50.034 Introduction to Probability and Statistics

No. of Credits: 12 Subject Credits

Pre-requisites: None

Course Description

This course is an introduction to statistics and probability covering essential topics. Sample space, discrete and continuous random variables, probability distributions, joint and conditional distributions, expectation, transformation of random variables, limit theorems, estimation theory, hypothesis testing, confidence interval, statistical tests, and regression.

Learning Objectives

  • Apply key concepts of probability, including discrete and continuous random variables, probability distributions, conditioning, independence, expectations, and moments.
  • Define and explain the different statistical distributions (e.g., normal, log-normal, Poisson, Weibull) and the typical phenomena that each distribution often describes.
  • Apply the basic rules and theorems in probability including Bayes’s theorem and the Central Limit Theorem (CLT).
  • Define and demonstrate the concepts of estimation and properties of estimators.
  • Apply the concepts of interval estimation and confidence intervals.
  • Apply the concepts of hypothesis testing and p-value.
  • Apply the method of least squares to estimate the parameters in a regression model.
  • Use standard software (e.g., Matlab) to facilitate statistical analysis.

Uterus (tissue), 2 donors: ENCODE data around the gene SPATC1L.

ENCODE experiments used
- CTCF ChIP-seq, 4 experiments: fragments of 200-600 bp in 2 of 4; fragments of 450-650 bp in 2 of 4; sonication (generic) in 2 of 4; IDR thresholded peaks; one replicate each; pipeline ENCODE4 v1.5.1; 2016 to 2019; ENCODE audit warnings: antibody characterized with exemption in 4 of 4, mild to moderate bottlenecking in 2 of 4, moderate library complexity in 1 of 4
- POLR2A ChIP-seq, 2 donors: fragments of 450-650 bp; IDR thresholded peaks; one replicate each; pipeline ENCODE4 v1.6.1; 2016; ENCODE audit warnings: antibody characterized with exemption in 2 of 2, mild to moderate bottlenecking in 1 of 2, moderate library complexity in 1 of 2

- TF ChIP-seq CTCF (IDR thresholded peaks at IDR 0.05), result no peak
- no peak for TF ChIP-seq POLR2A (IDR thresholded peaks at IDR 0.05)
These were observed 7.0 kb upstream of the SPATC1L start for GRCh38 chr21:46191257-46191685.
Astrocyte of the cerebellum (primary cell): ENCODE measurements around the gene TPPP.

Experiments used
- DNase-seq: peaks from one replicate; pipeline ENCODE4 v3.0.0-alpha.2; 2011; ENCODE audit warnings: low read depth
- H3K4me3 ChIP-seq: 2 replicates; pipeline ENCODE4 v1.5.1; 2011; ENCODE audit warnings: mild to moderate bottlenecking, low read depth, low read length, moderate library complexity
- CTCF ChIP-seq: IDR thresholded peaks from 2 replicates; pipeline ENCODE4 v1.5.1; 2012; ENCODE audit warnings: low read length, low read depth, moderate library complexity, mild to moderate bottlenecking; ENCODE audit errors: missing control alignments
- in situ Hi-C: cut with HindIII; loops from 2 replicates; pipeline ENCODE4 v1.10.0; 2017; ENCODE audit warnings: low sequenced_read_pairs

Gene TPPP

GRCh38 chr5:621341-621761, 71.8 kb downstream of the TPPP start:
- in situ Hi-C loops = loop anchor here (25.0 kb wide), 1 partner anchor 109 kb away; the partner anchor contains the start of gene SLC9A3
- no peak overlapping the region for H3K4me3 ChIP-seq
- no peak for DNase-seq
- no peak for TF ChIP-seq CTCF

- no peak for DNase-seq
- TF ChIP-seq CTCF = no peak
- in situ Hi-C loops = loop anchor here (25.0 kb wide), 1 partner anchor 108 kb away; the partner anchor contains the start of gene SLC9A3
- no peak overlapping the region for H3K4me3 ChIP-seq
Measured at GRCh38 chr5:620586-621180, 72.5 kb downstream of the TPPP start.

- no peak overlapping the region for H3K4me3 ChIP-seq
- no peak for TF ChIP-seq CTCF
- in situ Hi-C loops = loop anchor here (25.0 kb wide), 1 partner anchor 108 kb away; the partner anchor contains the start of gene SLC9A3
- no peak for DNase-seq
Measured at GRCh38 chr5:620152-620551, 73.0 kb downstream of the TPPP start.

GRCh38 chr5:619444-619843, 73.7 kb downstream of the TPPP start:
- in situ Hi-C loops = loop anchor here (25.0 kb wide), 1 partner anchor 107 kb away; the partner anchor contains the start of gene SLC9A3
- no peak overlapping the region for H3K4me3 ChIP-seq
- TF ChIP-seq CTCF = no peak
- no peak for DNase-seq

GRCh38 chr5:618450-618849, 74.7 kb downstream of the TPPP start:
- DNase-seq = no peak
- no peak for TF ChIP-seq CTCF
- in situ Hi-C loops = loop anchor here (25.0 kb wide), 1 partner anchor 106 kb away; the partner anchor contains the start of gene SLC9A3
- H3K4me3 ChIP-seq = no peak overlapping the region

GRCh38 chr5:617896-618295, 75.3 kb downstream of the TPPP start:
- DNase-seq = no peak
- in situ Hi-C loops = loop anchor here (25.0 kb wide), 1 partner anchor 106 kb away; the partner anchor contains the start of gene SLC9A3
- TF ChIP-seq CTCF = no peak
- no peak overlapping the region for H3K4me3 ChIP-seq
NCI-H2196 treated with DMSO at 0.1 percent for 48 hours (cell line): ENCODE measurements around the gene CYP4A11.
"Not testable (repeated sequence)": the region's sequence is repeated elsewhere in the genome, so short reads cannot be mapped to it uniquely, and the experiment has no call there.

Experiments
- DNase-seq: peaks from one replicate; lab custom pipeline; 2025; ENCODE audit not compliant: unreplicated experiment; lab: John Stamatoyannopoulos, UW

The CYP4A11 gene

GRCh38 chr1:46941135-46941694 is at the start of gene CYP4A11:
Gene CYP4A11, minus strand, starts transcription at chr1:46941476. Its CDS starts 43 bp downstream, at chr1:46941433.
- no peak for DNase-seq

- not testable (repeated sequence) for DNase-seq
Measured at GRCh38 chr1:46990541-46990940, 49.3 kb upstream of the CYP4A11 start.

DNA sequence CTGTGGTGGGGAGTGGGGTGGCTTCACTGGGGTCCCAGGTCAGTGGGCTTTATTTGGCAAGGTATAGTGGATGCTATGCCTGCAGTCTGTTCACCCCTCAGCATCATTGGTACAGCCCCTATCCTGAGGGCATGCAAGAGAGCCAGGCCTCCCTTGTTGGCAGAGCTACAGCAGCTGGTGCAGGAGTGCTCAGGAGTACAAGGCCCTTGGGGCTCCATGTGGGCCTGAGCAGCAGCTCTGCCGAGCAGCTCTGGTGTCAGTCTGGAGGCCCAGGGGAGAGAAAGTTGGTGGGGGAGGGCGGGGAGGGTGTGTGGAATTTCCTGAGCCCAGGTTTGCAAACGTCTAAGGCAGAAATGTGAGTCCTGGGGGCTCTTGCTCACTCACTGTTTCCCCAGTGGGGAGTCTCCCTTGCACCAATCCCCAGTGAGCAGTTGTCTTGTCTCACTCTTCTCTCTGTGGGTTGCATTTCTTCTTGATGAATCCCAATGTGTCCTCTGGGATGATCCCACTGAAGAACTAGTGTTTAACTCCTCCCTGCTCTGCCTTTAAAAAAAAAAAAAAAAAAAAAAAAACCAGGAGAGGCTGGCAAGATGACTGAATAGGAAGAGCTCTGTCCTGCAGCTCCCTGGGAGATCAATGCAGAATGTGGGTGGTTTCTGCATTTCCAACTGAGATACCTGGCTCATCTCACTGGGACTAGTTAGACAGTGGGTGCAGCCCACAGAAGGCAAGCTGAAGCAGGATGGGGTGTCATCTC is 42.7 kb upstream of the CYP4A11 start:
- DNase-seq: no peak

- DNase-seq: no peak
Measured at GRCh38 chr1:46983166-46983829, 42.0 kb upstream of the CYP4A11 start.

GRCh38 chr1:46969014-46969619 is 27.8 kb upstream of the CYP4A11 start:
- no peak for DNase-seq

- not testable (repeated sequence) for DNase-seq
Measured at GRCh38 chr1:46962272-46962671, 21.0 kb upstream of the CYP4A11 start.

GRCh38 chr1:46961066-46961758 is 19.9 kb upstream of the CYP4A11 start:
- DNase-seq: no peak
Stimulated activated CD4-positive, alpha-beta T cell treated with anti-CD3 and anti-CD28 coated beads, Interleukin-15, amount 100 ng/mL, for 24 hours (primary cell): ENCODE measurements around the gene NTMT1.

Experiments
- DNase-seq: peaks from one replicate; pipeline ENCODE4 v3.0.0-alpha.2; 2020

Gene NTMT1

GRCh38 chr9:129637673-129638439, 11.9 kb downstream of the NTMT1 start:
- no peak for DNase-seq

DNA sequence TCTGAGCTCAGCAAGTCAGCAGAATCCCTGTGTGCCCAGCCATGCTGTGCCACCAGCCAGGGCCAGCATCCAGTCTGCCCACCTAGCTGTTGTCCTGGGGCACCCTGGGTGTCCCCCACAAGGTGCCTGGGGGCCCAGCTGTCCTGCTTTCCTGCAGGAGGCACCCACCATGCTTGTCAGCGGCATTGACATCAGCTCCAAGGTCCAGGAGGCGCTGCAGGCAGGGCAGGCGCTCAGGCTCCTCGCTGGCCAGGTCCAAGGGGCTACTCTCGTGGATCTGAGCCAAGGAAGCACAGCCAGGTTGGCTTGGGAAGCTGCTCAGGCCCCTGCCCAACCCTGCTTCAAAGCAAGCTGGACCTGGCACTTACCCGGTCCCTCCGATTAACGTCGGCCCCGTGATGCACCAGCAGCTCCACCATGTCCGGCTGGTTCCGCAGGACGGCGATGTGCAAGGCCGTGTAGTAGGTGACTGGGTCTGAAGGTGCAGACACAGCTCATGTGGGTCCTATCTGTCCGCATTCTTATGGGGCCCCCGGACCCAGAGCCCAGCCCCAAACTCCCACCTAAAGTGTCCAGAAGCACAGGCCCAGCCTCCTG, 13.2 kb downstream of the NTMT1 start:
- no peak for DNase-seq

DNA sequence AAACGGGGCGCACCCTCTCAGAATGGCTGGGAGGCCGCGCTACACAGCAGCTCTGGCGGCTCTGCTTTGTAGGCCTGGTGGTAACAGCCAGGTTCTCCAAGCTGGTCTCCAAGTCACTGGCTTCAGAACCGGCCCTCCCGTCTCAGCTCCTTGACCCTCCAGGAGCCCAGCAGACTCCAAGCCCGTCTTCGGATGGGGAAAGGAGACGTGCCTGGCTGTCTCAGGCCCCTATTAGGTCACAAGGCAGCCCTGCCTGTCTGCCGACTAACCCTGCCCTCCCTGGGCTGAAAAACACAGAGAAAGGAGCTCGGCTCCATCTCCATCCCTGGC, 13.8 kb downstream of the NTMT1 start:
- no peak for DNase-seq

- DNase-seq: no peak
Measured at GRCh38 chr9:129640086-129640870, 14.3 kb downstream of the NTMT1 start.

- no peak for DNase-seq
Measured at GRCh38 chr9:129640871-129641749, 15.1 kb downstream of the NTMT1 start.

Measurable Outcomes

  • Evaluate the probabilities and conditional probabilities.
  • Evaluate expectations and conditional expectations of random variables.
  • Approximate the distribution of sum of random variables using CLT.
  • Construct point estimators using the method of maximum likelihood.
  • Calculate the number of samples needed to construct confidence levels on the mean and variance of a normal distribution.
  • Design hypothesis tests for a given set of data and select the appropriate thresholds for the tests.
  • Use linear regression analysis to develop an empirical model of experimental data.
  • Create computer programs to facilitate the analysis and representation of data.

Course Notes

This set of course notes was graciously shared by Koh Jing Yu , updated as of 11 April 2018.

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